It was Left Leg that raised a complaint, and without any attempt at negotiation, went on immediate strike. As the cramp yanked hard on all my muscles I had to stop, and the woman who had been angling to overtake me crashed into my shoulder instead. Remembering my manners, I apologised and fell over. Informing Brain that we were not stopping for anything I got back up, but Right Leg had joined in the strike and I hit the ground once more. Realising that I looked ridiculous and presented a significant hazard to other runners, I dragged my weary corpse to the side of the road and sat on the kerb desperately trying to relieve the pain of the cramp. It did eventually subside and I set off again, managing another mile or so before the pain overtook me once more. It was here, near University College Dublin, having run twenty cold, continuous miles that I realised the full extent of my predicament, and where I decided that, regardless of the pain and everything else, I was bloody well going to finish the Dublin bloody Marathon.

The rest of the race was spent in some sort of mad stupor, more ridiculous and awful than any night of heavy drinking and yet somehow brilliant too. I was definitely going to be in massive pain at the end of the day; what difference could an extra six miles make? I thought I might as well pick a fight with a horse or wrestle a bus while I was at it. There were more stops, oh yes, and I’ll take this opportunity to thank the delightful Irishman whose front garden I collapsed onto around the 21 mile mark. He had been registered to race himself but had fallen ill and so hadn’t managed to train properly. I told him about my brother’s plight. He offered me a cup of tea. I turned it down, but somehow his kindness and enthusiasm revitalised me anyway.

Around 23 miles, a big crowd caught up with me, amongst them some idiot with a load of pink balloons attached. Brain quietly mentioned that this was the four-and-a-half hour pacemaker, and somehow I managed a big push in a desperate effort to put some distance between me and him. After what seemed like a Herculean effort I looked over my shoulder to see that I’d gained only about twenty yards, and try as I might, I couldn’t hold them off. Entering the final stages we re-entered the Georgian part of the city. Erin and her mum waved me on near Trinity College with half a mile to go, and some absurd part of my brain suggested a final sprint. I overtook about a dozen people and sailed over the finish line. My watch showed 4:37:01. A personal best.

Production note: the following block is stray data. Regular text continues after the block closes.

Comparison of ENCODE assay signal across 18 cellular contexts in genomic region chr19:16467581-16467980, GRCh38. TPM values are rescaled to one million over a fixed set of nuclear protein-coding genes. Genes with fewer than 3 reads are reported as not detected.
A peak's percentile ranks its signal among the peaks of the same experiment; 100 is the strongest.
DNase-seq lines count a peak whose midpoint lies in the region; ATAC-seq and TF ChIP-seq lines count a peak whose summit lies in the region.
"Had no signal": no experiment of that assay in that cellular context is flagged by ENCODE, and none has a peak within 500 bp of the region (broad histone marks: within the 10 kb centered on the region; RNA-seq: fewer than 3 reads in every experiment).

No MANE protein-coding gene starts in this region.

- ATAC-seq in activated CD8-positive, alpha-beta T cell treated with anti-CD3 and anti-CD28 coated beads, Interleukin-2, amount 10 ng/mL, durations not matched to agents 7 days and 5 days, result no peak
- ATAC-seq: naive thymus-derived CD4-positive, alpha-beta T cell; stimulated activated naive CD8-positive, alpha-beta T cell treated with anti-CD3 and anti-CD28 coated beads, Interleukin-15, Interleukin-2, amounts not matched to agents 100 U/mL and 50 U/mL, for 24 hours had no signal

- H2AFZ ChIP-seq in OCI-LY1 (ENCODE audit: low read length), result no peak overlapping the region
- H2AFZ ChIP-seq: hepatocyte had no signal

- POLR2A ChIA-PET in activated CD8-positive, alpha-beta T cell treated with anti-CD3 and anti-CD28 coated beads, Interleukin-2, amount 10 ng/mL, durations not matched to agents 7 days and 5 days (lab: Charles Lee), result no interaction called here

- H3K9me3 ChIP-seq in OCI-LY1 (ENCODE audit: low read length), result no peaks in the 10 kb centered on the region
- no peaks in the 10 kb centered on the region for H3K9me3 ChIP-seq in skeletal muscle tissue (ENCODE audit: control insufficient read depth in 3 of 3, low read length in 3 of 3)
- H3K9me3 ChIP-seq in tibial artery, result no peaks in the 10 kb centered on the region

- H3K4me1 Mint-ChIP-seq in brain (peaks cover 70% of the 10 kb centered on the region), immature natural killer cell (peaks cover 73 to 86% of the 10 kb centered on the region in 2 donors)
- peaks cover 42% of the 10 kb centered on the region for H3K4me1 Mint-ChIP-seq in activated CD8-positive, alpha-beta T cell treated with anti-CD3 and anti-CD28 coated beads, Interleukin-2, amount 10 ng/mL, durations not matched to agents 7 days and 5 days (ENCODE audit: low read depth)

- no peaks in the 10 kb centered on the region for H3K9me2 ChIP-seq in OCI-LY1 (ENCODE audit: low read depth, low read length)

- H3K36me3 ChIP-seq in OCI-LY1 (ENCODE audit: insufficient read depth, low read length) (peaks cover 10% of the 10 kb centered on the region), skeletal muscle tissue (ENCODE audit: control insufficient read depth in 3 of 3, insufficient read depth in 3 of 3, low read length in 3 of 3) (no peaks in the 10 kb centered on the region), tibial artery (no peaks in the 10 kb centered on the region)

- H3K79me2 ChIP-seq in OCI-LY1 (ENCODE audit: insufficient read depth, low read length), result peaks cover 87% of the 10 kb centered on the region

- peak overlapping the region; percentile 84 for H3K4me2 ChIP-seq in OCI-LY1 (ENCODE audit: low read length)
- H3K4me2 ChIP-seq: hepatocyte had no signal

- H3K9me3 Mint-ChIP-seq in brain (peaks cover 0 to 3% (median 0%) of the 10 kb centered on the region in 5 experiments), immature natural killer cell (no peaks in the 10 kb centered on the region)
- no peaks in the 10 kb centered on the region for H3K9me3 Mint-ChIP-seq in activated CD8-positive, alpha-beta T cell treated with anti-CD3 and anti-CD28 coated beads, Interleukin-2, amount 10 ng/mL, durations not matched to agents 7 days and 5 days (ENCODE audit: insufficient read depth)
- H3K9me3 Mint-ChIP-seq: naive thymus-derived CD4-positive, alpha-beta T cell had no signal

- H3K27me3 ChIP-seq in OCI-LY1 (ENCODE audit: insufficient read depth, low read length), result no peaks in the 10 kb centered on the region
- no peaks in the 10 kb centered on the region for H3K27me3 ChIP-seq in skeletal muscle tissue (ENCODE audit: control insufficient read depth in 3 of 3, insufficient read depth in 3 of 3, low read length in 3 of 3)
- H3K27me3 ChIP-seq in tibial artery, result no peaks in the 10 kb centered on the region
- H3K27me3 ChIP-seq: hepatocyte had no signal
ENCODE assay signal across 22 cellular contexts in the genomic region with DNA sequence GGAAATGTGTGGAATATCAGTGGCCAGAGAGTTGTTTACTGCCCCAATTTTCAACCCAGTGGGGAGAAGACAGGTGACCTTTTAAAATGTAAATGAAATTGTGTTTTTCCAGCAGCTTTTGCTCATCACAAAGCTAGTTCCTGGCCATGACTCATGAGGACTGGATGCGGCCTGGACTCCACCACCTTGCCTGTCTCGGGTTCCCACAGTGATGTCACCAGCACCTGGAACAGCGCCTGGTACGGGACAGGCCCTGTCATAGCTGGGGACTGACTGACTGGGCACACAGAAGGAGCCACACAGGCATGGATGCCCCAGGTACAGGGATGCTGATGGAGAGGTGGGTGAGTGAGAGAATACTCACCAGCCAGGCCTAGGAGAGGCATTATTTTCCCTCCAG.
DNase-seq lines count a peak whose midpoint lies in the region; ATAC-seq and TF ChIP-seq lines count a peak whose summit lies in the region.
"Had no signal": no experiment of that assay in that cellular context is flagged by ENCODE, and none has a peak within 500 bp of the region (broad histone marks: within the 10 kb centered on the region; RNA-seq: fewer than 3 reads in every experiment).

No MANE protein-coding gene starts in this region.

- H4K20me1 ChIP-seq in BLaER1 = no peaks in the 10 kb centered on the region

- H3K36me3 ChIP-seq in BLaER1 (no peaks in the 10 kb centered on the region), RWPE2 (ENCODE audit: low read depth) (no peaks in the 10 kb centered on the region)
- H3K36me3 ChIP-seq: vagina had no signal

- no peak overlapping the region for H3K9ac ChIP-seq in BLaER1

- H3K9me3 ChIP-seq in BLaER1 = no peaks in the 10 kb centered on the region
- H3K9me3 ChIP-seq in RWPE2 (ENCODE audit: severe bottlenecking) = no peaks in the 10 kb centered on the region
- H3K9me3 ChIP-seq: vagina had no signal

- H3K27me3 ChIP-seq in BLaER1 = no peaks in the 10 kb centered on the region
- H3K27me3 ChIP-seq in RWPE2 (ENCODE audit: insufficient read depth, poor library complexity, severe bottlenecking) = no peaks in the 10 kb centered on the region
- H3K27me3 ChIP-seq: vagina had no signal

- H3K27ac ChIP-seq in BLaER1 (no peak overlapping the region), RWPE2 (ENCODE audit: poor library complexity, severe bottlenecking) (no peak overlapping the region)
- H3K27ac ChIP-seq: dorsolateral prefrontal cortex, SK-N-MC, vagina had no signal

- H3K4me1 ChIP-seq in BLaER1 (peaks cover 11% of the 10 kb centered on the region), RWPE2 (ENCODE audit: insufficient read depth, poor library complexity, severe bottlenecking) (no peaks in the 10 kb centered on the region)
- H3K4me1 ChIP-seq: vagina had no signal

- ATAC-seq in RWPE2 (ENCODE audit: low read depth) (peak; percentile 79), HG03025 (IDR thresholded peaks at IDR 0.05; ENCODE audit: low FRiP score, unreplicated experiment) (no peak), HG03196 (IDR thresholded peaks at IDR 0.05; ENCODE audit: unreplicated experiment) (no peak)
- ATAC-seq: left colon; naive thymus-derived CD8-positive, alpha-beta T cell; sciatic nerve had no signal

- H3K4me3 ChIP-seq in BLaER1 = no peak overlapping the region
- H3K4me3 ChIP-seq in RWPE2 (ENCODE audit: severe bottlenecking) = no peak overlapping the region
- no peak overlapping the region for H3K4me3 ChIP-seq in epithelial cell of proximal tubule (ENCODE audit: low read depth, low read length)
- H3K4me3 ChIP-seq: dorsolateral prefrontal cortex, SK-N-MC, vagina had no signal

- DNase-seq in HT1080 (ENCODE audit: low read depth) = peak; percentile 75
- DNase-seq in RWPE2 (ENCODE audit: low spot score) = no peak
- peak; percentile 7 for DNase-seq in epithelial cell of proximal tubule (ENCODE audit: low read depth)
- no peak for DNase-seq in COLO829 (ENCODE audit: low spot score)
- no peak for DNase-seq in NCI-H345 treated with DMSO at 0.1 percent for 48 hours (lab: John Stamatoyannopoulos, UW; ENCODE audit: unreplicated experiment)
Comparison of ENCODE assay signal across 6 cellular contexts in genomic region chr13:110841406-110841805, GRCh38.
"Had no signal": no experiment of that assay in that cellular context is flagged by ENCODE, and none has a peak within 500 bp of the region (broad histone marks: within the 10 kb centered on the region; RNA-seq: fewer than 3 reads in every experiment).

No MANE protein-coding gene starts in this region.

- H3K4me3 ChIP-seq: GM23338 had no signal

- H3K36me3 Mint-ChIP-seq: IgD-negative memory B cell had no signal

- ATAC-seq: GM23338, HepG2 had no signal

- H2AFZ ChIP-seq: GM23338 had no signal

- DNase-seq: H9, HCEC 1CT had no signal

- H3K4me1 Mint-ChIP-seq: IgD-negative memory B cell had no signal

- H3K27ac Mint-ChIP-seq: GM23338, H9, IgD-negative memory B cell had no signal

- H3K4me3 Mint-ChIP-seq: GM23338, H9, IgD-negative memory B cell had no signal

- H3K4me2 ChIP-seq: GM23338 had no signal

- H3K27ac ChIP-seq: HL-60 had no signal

Me winning the Dublin Marathon. The 7008 people who crossed the line slightly ahead of me were all disqualified.

Someone gave me a medal, someone else a t-shirt. A third person removed the timing chip from my race number, and asked what my initials were. He then wrote ‘NJH’ on the battered piece of paper, as he put it, ‘just for the craic’. Odd, I thought. It hit me again that I had no idea what to do. My whole body was completely ruined. Every instinct told me to sit, but there was literally nowhere to do so. I was hopelessly disorientated and began to wonder how I might find Erin and her mum, or indeed my hotel. I resorted to simply sitting in the middle of the street to consider my options. I began to shiver, hard, and thought the St John’s Ambulance tent might be a good place to visit. They gave me a space blanket and ordered me to replace my damp t-shirt with the brand new dry one I had just been given. I realised that all the people I’d seen instantly donning their new gear weren’t, as I’d thought, very uncool, they were actually quite clever. I hobbled out and found Erin, who helped me to the hotel. I remember speaking to Dave at this point, I think it safe to assume a phone was involved. A very hot shower and the application of every item of clothing I’d brought went some way to warming me up. We decamped to a restaurant, pausing to cheer on runners still at it. I ordered three pints of water and one of Guinness, and felt a lot better.

Since then I’ve never run more than six miles in one go, having vowed never to do anything quite so stupid as run a marathon again. Whenever anyone asked what it was like, I answer simply that 26.2 miles is really really far. And yet I still enjoy distance running. Now back in Oxford I’m enjoying the flat terrain once more, slowly building up the mileage running with Erin, now my fiancée. We’ll be entering the Reading half-marathon in the Spring.

I’m afraid I don’t really know why I run, any more than Dave does. Since Dublin I’m actually more impressed when people tell me they’ve done a marathon, not least because most people do a far better job of it than I did. I’m not going to urge you to run a marathon, because in many ways it is completely awful. Instead, I’m going to suggest that next time someone points you to a justgiving or facebook page announcing that they are running their first, second or umpteenth marathon, sure, give them a few quid, but go and support them. Wave, cheer, and hand over water, high-fives and energy gels. Scoop up what’s left of them at the finish and buy them a beer. They’ll appreciate it more than you could possibly imagine. 

Extraordinary, eh?

Thanks, Nick. And sorry.

Happy running,


P.S. Hello Croatia!